A Jewish college student (Logan Lerman) falls for a young gentile woman (Sarah Gadon) while clashing with his dean (Tracy Letts) in 1951 Ohio. Directed by James Schamus. Part of the New Plaza Cinema’s Tribute Marathon to Philip Roth. — Thursday, July 5, 7 p.m., Marlene Meyerson JCC, 334 Amsterdam Ave., (646) 505-4444, jccmanhattan.org.
In this tender and moving debut, Ofir Raul Graizer explores the connection formed by a gay German baker, Thomas (Tim Kalkhof), and Anat (Sarah Adler), the Israeli widow of the man whom they both loved, Oren (Roy Miller). —The Landmark at 57 West, 657 W. 57th St. (at 12th Avenue), landmarktheatres.com, and Quad Cinema, 34 W. 13th St., (212) 255-2243, quadcinema.com.
At 84, U.S. Supreme Court Justice Ruth Bader Ginsburg has developed a breathtaking legal legacy while becoming an unexpected pop culture icon. A documentary from Betsy West and Julie Cohen, “RBG” explores Ginsburg’s unique life, career and legacy. Co-produced by Storyville Films and CNN Films. — In wide release.
Tomer Heymann’s documentary tells the story of Ohad Naharin, renowned choreographer and artistic director of the Batsheva Dance Company, one of Israel’s top cultural exports. Filmed over a period of eight years, the documentary mixes intimate rehearsal footage with an extensive unseen archive and breathtaking dance sequences. — Thursday, July 12, 8 p.m., Marlene Meyerson JCC Manhattan, 334 Amsterdam Ave., (646) 505-4444, jccmanhattan.org.
YOTAM SILBERSTEIN QUARTET
AllAboutJazz summed up guitarist and Tel Aviv native Silberstein’s 2009 release, “Next Page,” as an “unadorned hollow-body guitar work [that] freely invites comparison to releases from the heyday of Blue Note Records.”— Saturday, July 7, 8:30 and 10 p.m., Cornelia Street Café, 29 Cornelia St., (212) 989-9319, corneliastreetcafe.com.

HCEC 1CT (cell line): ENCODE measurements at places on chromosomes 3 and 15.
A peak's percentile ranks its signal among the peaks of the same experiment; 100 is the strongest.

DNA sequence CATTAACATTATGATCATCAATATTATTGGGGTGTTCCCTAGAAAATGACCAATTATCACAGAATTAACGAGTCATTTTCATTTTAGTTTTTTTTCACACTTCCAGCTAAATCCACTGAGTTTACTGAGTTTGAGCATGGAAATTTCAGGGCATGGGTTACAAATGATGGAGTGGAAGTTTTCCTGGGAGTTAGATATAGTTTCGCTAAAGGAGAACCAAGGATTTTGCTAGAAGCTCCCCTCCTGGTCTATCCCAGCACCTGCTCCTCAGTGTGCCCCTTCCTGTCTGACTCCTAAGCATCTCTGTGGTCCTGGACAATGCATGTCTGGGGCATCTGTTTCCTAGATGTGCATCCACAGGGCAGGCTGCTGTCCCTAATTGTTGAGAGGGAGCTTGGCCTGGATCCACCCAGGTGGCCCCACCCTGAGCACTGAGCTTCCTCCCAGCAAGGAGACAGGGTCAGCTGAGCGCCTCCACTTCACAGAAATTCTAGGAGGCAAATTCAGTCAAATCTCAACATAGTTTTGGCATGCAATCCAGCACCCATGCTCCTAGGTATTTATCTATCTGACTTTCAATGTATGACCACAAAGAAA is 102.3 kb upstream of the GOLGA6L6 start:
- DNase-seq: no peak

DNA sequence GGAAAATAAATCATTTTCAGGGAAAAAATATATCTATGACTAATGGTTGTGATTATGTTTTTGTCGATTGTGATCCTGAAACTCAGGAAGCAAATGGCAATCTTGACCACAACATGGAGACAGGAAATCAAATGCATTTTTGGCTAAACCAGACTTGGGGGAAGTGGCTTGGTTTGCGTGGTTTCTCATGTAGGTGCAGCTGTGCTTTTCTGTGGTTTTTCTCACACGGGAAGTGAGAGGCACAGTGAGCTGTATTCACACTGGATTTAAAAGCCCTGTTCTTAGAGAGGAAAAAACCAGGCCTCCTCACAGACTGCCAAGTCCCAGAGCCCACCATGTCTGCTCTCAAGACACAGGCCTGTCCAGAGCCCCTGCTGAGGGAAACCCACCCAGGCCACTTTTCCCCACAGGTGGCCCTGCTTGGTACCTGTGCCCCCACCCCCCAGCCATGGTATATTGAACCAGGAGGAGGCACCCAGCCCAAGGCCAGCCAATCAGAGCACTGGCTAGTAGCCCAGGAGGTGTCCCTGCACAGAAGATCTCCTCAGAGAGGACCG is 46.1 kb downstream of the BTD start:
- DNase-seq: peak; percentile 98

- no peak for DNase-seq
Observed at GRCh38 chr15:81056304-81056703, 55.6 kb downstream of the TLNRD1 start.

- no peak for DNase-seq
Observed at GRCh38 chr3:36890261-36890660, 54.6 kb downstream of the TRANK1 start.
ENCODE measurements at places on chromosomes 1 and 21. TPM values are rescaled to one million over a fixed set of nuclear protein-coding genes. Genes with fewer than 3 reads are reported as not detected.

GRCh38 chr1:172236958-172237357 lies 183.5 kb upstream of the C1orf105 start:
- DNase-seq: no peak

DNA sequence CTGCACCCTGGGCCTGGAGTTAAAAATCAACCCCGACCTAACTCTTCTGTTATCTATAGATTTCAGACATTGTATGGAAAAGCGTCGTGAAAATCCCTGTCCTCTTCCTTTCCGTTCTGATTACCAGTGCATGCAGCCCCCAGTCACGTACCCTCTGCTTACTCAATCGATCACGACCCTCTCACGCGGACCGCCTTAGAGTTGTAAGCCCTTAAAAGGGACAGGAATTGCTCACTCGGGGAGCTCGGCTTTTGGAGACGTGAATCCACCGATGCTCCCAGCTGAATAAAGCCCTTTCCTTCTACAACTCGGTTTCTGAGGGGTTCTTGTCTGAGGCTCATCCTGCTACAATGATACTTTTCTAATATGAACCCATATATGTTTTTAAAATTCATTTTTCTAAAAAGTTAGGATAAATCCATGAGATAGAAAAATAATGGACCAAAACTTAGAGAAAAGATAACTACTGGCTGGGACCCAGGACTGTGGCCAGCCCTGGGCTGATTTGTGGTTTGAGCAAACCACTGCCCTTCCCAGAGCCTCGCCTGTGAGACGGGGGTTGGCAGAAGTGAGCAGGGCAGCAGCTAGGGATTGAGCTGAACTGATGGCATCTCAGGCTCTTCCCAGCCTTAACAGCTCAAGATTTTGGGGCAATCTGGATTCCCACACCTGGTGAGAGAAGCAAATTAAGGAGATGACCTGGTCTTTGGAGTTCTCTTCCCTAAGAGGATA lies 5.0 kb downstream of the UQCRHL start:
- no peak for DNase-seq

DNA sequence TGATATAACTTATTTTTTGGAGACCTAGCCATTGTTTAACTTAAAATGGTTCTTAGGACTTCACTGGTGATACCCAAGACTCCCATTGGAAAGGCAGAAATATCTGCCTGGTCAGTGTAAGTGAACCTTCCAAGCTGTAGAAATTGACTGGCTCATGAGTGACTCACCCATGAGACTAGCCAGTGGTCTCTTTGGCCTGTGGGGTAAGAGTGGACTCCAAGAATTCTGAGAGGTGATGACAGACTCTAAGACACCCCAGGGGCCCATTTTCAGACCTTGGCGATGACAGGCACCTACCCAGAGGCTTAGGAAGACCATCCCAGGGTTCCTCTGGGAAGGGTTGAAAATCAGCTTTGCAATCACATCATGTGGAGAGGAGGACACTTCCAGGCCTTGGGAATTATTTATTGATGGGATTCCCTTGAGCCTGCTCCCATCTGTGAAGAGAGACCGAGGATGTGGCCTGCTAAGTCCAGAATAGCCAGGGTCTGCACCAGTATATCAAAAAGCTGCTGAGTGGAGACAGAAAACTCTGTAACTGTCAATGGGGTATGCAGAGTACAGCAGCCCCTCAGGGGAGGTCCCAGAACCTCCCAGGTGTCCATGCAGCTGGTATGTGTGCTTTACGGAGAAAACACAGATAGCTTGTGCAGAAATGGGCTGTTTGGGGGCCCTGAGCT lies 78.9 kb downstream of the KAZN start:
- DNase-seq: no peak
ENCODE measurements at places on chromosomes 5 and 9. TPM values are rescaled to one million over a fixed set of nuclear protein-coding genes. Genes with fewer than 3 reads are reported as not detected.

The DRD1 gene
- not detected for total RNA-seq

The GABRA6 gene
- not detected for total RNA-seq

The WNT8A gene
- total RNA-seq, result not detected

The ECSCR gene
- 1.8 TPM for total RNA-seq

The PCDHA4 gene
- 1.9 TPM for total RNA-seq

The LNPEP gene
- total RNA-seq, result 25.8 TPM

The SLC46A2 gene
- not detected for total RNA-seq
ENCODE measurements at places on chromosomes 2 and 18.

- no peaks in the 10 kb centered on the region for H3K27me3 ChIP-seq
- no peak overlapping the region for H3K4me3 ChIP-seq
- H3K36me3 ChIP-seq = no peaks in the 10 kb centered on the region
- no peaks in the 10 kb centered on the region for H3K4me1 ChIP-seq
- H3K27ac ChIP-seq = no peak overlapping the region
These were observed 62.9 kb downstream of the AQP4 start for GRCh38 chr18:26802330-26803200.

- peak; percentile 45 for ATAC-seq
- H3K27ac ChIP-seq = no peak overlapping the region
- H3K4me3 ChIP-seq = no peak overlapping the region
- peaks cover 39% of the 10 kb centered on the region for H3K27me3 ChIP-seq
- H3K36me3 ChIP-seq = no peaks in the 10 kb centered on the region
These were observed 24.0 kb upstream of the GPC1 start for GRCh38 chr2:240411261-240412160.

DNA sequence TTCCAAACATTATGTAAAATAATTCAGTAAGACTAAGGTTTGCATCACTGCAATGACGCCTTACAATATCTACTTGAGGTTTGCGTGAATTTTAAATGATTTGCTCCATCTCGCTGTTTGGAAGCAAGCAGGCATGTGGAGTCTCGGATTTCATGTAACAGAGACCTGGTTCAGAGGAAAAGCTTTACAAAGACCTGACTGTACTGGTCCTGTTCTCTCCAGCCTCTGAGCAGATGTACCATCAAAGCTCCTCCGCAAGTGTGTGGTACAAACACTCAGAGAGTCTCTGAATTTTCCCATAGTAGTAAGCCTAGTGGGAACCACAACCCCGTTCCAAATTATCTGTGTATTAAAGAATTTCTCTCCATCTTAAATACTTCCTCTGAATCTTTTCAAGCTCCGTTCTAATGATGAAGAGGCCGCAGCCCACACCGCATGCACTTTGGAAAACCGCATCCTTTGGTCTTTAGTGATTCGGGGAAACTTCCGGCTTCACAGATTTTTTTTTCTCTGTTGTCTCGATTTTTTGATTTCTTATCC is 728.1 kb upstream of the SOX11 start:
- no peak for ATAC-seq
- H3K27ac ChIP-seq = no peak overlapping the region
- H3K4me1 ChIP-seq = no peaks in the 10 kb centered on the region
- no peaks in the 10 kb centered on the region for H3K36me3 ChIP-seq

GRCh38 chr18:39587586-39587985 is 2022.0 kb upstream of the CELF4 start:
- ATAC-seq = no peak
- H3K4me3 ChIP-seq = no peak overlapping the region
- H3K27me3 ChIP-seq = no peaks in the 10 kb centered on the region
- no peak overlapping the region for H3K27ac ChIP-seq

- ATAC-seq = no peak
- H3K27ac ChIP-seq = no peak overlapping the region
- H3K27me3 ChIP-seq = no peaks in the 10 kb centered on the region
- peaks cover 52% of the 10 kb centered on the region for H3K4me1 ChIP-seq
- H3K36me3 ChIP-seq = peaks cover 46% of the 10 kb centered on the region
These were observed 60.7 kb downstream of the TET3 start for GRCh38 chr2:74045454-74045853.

ISRAELI JAZZ SPOTLIGHT
Curated by bassist Or Bareket and hosted by Nadav Remez, Cornelia’s monthly series features the original tunes by two upcoming Israeli-American drummers and composers, Alon Benjamini (8 p.m.) and Roy Ben Yosef (9:30 p.m.) — Sunday, July 8, Cornelia Street Café, 29 Cornelia St., (212) 989-9319, corneliastreetcafe.com.
The Israeli-American guitarist and composer is “a multifaceted player who is comfortable across a spectrum of genres,” says AllAboutJazz; he plays a selection of originals and jazz standards. — Wednesday, July 11, 7:30-10 p.m., Smalls Jazz Club, 183 W. 10th St., (646) 476-4346, smallslive.com.
ITAMAR BOROCHOV QUARTET
In his Middle Eastern-tinged blues, the Israeli-born, Brooklyn-based trumpeter and composer connects jazz with the sounds of North Africa, modern Israel and ancient Bukhara. Borochov’s quartet acclaimed sophomore album, “Boomerang,” was hailed by UKVibe.com as “a little stunner.” — Thursday, July 12, 7:30, Smalls Jazz Club, 183 W. 10th St., (646) 476-4346, smallslive.com..
Curated by Emily Lambert and designed by The Studio Art program at Stern College for Women, this exhibit features a selection of works by this year’s graduating studio art majors. — Through Aug. 8, Yeshiva University Museum at the Center for Jewish History, (212) 294-8330/8805, yumuseum.org. RSVP at RSVP@yum.cjh.org.
YOUR PLACE OR MINE…
Marc Camille Chaimowicz’s first solo museum exhibition in the U.S. brings together the artist’s cross-disciplinary work in painting, drawing, collage, sculpture, installation, furniture, lighting, ceramics, textiles, and wallpaper made over his nearly 50-year career. — Through Aug. 5, The Jewish Museum, 1109 Fifth Ave., (212) 423-3200, thejewishmuseum.org.